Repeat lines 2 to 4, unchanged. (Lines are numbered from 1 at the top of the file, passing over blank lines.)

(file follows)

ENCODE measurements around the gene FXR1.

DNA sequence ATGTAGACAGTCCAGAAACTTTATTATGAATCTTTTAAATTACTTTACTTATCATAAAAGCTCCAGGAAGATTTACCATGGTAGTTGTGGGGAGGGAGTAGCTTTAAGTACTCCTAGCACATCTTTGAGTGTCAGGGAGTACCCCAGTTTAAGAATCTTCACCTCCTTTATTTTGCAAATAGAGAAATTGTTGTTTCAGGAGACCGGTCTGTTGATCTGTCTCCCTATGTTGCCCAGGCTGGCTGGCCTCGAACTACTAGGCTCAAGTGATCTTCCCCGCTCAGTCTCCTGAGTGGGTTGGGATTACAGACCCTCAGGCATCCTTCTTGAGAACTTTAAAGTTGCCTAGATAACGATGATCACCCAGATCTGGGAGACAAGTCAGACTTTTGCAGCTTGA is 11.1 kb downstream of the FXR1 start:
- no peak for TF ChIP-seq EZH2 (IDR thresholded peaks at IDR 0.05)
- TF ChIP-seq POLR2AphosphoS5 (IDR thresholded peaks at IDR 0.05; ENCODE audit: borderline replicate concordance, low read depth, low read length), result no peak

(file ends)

DNA sequence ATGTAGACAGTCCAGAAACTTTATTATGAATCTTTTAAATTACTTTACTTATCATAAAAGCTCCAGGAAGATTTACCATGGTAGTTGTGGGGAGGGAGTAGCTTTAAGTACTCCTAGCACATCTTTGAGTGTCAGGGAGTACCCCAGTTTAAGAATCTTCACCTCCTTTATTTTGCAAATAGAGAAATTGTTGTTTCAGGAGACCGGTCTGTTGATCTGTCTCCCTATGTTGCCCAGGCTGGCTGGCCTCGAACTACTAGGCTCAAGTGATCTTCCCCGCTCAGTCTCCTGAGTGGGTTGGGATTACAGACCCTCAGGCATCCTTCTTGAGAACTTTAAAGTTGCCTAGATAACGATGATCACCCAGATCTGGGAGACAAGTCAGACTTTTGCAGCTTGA is 11.1 kb downstream of the FXR1 start:
- no peak for TF ChIP-seq EZH2 (IDR thresholded peaks at IDR 0.05)
- TF ChIP-seq POLR2AphosphoS5 (IDR thresholded peaks at IDR 0.05; ENCODE audit: borderline replicate concordance, low read depth, low read length), result no peak